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Subaru WRX Club Spec 9

words - David Dowsey
New Club Spec 9 raises the bar over the 'base' model but there's a price to pay

7-day Test

Model tested: Subaru WRX Club Spec 9
RRP: $44,490
Price as tested: $44,490
Road Tester: David Dowsey
Date tested: August 2006
Distance covered: 767km

 

On the back of previous popular limited edition models Subaru has spun out yet another low-volume WRX. On sale from August 21 a limited run of just 300 manual only Spec 9 models -- painted WR Blue or Obsidian Black -- are available.

Sitting between the standard WRX and super hot STi models the Spec 9 package includes chassis, driveline, exterior and interior upgrades from the 'base' model.

There's new 18-inch alloy wheels and 215/45 spec tyres and, most importantly, the STi suspension kit, which lowers the car 15mm.
Handling has been improved by the car's lower centre of gravity but it comes at the cost of the jiggly ride.

Styling-wise there's an STi lip spoiler up-front, which Subaru says improves aerodynamic efficiency, stability and cornering. But unless you drive the car really, really hard you probably wouldn't notice the difference. But hey it looks good. There's also a CS9 Club Spec grille badge which will give you boasting rights over other WRX devotees.

Inside the Spec 9 gets standard leather trim and an electric factory-fitted sunroof. The seats are comfortable and supportive but the interior ambience is lowered through uninspired cabin detailing.

The Spec 9's engine is the accomplished 2.5-litre turbocharged boxer that can devastate V8s with a single foot plant. On paper its 169kW (at a highish 5600rpm) and 320Nm of torque won't blow you away, but the complete package sure will.

Subaru claims a 0-100km/h blast in 5.9secs which is fairly quick for straight line speed -- but there are plenty of faster sprinters. Where the WRX really wins the day though is in its tenacious grip, great brakes and super handling. For the price it really is a performance car bargain.

The Spec 9 features a lovely short-shift gear lever with the STi's classy aluminium shift knob. It's a terrific unit. Crisp and sharp it's fun to use which is just as well because around town you need to keep changing up to get the best out of the peaky engine.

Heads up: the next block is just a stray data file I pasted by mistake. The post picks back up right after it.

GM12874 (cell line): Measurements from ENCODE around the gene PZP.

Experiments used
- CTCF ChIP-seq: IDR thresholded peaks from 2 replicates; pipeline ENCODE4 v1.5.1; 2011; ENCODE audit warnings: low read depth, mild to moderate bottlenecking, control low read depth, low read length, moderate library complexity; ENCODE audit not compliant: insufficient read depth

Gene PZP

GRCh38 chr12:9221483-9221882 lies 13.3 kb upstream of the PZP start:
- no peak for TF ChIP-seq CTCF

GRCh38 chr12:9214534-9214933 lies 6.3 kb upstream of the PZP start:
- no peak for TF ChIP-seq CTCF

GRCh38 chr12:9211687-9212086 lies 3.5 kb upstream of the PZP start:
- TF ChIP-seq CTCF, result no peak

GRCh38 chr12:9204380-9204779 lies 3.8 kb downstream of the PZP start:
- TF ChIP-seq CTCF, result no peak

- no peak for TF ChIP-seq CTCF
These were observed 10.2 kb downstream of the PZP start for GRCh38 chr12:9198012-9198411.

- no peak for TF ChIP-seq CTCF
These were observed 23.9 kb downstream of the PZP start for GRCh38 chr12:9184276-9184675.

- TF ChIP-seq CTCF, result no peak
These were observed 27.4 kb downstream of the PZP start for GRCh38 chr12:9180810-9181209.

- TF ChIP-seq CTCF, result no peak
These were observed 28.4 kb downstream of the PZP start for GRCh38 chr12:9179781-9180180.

The WRX is a car that needs a niche. Putting around town it's pretty uninspiring and the turbo lag below about 3000rpm means you either have to work the gears and engine too much or live with the sluggish performance.

Alternatively the package doesn't suit highway cruising either. The hard ride, ever-present road noise, highish revs and cosseting seats meant our three hour cross country stints ended with sore hips and roaring ears.

Where this car shines however is on shortish blasts on your favourite road on a quiet Sunday morning -- or even better, on the track. That's great and all that but it really means the WRX is best suited as a supplementary 'fun' vehicle -- a luxury not everyone can afford.

Sure go ahead and use it as an everyday car -- but really we can think of plenty of better all rounders.

The Spec 9 is an entertaining driver's car but there are some niggles.

There's far too much road noise in the cabin and with only five cogs it really needs a sixth gear to settle the car down during highway cruising -- it's noisy in there.

And what's with the fiddly cruise control Subaru? Press a hard-to-reach dash-mounted button; fumble with the column stalk -- the operation of which may require you to take your eyes off the road momentarily. It's a chore and has to be the clumsiest system on the market. There's improvement to be made here.

 

 

Powered By Motoring.com.au Published : Thursday, 28 September 2006


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